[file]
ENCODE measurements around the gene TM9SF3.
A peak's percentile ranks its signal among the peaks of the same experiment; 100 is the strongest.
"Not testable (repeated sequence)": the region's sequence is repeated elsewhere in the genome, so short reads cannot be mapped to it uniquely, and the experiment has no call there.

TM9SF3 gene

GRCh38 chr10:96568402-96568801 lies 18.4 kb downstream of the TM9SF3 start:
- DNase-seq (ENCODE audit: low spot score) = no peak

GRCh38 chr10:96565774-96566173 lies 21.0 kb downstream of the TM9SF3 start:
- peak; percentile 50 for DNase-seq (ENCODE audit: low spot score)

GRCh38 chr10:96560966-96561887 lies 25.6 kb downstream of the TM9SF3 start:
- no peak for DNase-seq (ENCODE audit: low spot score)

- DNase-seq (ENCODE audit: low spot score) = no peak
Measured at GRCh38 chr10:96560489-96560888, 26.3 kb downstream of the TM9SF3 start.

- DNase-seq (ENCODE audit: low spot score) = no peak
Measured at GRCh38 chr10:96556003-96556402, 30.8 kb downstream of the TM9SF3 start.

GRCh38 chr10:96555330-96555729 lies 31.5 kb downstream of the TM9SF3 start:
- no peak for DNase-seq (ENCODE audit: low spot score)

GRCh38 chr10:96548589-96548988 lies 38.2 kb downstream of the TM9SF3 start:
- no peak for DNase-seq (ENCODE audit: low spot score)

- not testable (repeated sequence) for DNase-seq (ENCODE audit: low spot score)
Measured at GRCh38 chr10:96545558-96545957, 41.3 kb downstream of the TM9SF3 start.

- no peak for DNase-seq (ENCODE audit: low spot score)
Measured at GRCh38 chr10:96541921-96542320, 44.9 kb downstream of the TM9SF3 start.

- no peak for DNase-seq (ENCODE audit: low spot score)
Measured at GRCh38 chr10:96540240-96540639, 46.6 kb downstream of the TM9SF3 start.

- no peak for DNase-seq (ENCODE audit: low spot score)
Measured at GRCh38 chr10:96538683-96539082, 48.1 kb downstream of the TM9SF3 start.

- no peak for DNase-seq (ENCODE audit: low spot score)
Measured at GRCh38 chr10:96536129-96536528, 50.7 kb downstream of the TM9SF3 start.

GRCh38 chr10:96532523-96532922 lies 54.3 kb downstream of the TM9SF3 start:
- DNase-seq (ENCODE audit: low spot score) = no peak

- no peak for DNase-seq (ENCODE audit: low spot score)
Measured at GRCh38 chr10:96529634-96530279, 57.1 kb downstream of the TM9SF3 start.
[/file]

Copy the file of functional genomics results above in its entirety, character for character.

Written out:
ENCODE measurements around the gene TM9SF3.
A peak's percentile ranks its signal among the peaks of the same experiment; 100 is the strongest.
"Not testable (repeated sequence)": the region's sequence is repeated elsewhere in the genome, so short reads cannot be mapped to it uniquely, and the experiment has no call there.

TM9SF3 gene

GRCh38 chr10:96568402-96568801 lies 18.4 kb downstream of the TM9SF3 start:
- DNase-seq (ENCODE audit: low spot score) = no peak

GRCh38 chr10:96565774-96566173 lies 21.0 kb downstream of the TM9SF3 start:
- peak; percentile 50 for DNase-seq (ENCODE audit: low spot score)

GRCh38 chr10:96560966-96561887 lies 25.6 kb downstream of the TM9SF3 start:
- no peak for DNase-seq (ENCODE audit: low spot score)

- DNase-seq (ENCODE audit: low spot score) = no peak
Measured at GRCh38 chr10:96560489-96560888, 26.3 kb downstream of the TM9SF3 start.

- DNase-seq (ENCODE audit: low spot score) = no peak
Measured at GRCh38 chr10:96556003-96556402, 30.8 kb downstream of the TM9SF3 start.

GRCh38 chr10:96555330-96555729 lies 31.5 kb downstream of the TM9SF3 start:
- no peak for DNase-seq (ENCODE audit: low spot score)

GRCh38 chr10:96548589-96548988 lies 38.2 kb downstream of the TM9SF3 start:
- no peak for DNase-seq (ENCODE audit: low spot score)

- not testable (repeated sequence) for DNase-seq (ENCODE audit: low spot score)
Measured at GRCh38 chr10:96545558-96545957, 41.3 kb downstream of the TM9SF3 start.

- no peak for DNase-seq (ENCODE audit: low spot score)
Measured at GRCh38 chr10:96541921-96542320, 44.9 kb downstream of the TM9SF3 start.

- no peak for DNase-seq (ENCODE audit: low spot score)
Measured at GRCh38 chr10:96540240-96540639, 46.6 kb downstream of the TM9SF3 start.

- no peak for DNase-seq (ENCODE audit: low spot score)
Measured at GRCh38 chr10:96538683-96539082, 48.1 kb downstream of the TM9SF3 start.

- no peak for DNase-seq (ENCODE audit: low spot score)
Measured at GRCh38 chr10:96536129-96536528, 50.7 kb downstream of the TM9SF3 start.

GRCh38 chr10:96532523-96532922 lies 54.3 kb downstream of the TM9SF3 start:
- DNase-seq (ENCODE audit: low spot score) = no peak

- no peak for DNase-seq (ENCODE audit: low spot score)
Measured at GRCh38 chr10:96529634-96530279, 57.1 kb downstream of the TM9SF3 start.